An Australian artist who’s cinematic journeys typically reflect the connection people have with the natural environment, Lynette Wallworth has captivated audiences with her film, Coral: Rekindling Venus.
Using photography, film and a range of technologies to convey its message, Coral: Rekindling Venus introduces the audience to the luminescence, colours and textures of the underwater world. The film’s aim, says Wallworth, “is to move people with the beauty of coral reefs”.
In conveying this sense of beauty and mystery of the underwater environment, Wallworth links corals to the transit of Venus. She did so, she says, to remind people of the global cooperation of natural phenomenon.
The film’s opening sequence produces a powerful impact, with the screen filling with teeming phosphorescent plankton, which glow like stars in the stark blackness, before the audience are suddenly greeted by seals. “It is an honouring way to start the film, you are watching but you are also being watched,” says Wallworth.
Most of the filming of Coral: Rekindling Venus, was done on the Great Barrier Reef, and the reefs of Papua New Guinea. Most of the footage was filmed by cinematographer Dave Hannan, however some parts were filmed by specialists in phosphorescence.
A part of the film was also filmed using a florescent microscope fitted with a highly sensitive camera. This was used when filming inside the mouths of the multicoloured polyps, which was performed by marine biologist Anya Salih, who was the scientific adviser for Lynette Wallworth during the film.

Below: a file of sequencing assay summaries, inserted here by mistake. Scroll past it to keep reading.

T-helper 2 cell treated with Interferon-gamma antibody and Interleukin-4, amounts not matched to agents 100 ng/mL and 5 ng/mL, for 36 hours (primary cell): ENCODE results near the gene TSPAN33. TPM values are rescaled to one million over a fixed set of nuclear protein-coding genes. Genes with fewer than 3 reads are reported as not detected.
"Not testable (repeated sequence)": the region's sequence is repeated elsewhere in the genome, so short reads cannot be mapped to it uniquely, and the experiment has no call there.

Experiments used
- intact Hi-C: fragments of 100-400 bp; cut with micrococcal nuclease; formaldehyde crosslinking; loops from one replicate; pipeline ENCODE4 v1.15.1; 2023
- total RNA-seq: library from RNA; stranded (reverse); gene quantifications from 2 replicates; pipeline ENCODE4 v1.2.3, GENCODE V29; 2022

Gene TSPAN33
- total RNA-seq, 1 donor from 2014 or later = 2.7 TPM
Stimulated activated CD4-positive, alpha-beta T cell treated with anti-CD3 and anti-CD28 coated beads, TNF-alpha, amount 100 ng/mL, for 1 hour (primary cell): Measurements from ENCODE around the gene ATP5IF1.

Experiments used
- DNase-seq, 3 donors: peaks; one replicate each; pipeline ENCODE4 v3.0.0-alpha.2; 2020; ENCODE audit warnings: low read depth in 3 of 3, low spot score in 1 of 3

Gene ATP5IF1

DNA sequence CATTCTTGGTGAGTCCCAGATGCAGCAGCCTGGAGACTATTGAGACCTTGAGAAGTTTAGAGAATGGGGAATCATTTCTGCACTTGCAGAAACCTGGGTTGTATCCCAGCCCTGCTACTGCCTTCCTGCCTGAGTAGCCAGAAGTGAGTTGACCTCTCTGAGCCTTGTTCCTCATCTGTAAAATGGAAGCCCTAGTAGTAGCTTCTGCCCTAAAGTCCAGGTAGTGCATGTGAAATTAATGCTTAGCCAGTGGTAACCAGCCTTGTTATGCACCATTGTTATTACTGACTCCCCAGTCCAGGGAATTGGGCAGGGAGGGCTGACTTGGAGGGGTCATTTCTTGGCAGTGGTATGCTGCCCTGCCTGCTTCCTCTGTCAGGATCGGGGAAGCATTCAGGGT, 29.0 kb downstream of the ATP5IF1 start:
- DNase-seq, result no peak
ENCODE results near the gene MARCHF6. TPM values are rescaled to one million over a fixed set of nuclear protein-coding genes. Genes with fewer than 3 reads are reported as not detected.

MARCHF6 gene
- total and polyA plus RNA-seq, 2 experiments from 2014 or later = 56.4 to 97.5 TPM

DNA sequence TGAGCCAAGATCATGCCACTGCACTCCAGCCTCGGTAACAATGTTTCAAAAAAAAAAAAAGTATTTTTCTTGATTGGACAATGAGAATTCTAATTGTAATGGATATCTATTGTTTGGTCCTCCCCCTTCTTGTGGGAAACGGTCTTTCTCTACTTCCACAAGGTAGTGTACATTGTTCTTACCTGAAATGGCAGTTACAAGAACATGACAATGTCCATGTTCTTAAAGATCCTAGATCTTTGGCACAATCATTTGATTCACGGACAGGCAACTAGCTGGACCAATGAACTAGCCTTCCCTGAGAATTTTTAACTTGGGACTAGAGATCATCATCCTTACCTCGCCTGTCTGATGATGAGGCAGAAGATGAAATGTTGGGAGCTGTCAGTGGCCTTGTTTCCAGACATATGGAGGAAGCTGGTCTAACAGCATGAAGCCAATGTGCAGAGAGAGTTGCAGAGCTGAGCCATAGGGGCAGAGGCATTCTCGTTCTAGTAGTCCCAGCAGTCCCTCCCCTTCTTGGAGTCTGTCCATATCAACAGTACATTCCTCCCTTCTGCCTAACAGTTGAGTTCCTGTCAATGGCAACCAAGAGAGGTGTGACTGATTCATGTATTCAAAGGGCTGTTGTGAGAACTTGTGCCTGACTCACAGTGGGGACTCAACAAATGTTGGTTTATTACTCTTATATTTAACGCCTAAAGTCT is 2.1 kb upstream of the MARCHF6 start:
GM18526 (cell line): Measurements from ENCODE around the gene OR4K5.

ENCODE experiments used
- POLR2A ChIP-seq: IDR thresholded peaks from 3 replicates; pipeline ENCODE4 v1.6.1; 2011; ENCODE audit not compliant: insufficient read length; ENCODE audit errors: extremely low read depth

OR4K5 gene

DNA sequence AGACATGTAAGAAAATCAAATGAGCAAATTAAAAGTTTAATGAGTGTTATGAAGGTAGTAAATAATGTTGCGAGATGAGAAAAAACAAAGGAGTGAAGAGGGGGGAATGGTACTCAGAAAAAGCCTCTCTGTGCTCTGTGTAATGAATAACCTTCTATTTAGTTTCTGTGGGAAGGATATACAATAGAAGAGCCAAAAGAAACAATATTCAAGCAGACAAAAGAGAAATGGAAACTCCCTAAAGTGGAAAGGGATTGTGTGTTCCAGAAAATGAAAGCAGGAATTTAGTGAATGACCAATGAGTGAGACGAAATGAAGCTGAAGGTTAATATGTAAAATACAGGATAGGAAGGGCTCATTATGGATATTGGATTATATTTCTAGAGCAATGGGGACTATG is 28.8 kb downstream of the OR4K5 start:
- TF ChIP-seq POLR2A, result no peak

Beside the mesmerising cinematography, the film’s soundtrack is also heavily influential in the film’s sensory effect. Orchestral music by composer Max Richter features, accompanied by beats, squeeks and bleeps, which often produces an alien-like sound.
This style was greatly facilitated by hydrophone recordings from the US National Oceanographic and Administrative Association of underwater sounds, which includes geoacoustics of earthquakes.
The film also heavily draws on themes of space and science fiction, with mass coral spawnings giving the impression one is moving through the cosmos at the speed of light. The film’s camerawork also glides through corals, revealing pits and craters like that of another world, before showing creatures with bright lights and strange wings that dart across the screen.
Immersing viewers in another world, this latest work from Lynette Wallworth has garnered a strong reaction from the public, inciting gasps from its typically transfixed audience.
Take a look at some footage from this amazing film, Coral: Rekindling Venus: